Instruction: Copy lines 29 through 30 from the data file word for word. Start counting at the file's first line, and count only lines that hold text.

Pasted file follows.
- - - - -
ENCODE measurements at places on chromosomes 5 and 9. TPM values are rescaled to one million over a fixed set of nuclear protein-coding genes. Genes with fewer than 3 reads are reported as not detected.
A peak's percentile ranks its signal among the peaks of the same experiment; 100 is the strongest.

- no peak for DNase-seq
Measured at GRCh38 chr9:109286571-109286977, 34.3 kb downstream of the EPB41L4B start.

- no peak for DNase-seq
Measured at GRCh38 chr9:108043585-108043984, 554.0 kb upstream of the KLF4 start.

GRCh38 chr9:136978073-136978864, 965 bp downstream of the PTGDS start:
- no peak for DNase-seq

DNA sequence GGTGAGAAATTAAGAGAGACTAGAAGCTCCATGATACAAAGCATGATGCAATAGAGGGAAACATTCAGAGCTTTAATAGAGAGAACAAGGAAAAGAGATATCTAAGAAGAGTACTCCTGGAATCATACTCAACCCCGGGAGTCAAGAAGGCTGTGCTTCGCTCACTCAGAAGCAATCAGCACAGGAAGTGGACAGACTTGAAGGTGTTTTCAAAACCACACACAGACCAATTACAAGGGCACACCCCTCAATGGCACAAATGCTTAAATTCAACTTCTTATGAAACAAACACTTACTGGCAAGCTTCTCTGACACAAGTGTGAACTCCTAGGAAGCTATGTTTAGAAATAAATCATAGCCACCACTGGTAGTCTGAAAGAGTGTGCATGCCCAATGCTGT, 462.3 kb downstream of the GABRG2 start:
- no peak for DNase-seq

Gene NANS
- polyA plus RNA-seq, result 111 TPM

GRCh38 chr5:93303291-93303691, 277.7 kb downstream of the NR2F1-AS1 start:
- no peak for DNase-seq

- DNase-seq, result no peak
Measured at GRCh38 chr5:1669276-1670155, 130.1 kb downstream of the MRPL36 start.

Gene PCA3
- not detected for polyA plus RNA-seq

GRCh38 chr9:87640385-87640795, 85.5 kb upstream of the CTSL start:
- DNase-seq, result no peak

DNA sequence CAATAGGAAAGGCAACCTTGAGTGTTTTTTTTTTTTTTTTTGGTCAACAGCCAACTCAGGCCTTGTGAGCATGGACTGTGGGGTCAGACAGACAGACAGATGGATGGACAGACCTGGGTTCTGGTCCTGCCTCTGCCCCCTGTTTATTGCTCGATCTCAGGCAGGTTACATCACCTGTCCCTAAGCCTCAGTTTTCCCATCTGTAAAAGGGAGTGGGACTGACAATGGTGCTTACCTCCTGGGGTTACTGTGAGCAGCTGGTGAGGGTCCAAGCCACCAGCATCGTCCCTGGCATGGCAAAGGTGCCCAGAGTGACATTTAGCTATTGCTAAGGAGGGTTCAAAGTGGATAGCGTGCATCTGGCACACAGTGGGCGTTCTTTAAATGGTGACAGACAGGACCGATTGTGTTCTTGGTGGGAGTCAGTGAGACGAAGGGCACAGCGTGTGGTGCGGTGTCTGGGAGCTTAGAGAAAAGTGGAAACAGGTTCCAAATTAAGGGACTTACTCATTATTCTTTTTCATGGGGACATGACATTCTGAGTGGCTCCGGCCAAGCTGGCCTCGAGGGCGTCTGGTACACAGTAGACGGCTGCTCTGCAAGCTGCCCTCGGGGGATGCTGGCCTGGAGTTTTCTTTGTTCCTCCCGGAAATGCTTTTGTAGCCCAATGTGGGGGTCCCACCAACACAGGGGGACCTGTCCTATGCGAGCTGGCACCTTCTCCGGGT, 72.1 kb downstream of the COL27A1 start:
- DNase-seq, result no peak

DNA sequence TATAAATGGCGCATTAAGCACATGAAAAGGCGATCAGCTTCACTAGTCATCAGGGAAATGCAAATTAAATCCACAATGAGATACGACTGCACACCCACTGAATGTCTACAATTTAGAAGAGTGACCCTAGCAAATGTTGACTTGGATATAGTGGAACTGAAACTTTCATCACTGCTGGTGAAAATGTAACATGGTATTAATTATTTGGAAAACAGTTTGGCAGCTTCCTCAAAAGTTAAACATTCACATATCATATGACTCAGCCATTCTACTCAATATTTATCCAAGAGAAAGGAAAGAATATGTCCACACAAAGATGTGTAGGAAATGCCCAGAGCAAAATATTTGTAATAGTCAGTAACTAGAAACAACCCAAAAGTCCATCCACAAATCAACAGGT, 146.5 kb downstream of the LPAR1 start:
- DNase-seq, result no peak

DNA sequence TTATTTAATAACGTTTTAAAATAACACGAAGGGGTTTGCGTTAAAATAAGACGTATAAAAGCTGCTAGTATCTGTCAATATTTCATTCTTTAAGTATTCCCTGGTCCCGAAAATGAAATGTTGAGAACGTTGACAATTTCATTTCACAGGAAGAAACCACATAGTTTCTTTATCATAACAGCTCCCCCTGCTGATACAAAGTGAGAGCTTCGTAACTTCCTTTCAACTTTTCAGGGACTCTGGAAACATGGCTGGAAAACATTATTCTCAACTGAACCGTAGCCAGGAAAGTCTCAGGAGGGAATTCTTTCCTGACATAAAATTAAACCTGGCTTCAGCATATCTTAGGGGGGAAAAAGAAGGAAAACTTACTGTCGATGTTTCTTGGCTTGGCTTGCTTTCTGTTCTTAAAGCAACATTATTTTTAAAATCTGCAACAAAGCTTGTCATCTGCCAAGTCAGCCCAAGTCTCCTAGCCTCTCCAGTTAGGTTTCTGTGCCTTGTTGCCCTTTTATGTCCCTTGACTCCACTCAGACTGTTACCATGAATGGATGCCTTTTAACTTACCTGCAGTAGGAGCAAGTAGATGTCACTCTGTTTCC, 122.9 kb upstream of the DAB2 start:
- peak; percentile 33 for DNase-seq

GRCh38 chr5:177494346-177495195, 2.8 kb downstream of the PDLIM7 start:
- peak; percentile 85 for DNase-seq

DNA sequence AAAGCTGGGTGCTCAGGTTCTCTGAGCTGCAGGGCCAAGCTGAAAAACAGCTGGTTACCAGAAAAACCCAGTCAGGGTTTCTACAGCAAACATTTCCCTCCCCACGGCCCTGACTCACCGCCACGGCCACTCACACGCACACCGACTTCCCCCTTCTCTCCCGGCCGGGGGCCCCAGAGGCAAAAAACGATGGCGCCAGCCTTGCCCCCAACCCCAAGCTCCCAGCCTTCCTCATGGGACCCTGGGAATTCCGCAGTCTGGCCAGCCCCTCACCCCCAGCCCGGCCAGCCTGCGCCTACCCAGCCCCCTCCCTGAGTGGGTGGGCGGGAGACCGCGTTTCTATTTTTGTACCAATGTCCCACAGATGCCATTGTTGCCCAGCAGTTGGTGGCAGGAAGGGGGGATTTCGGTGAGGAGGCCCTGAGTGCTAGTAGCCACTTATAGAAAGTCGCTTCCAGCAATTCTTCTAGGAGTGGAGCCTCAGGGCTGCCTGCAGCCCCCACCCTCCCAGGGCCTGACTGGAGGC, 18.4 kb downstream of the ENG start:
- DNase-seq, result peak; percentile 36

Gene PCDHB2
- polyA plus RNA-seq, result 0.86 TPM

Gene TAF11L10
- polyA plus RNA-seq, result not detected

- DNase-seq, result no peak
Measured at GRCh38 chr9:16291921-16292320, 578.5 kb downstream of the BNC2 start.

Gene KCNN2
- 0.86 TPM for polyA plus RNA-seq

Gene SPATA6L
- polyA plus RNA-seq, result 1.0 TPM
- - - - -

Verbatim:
DNA sequence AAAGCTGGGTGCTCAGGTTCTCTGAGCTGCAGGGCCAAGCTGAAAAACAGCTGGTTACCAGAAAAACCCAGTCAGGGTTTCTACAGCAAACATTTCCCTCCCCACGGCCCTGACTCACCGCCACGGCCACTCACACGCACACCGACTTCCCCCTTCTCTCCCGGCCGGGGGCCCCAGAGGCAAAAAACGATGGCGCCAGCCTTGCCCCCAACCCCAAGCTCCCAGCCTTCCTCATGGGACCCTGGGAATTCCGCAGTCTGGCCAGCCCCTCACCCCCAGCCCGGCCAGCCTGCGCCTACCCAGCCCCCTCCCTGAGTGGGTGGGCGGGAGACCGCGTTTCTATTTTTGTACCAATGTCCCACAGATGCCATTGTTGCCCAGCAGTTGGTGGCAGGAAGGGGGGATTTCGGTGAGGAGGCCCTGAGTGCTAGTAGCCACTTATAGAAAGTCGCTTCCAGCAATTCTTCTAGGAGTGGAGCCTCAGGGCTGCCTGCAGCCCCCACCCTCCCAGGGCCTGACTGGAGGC, 18.4 kb downstream of the ENG start:
- DNase-seq, result peak; percentile 36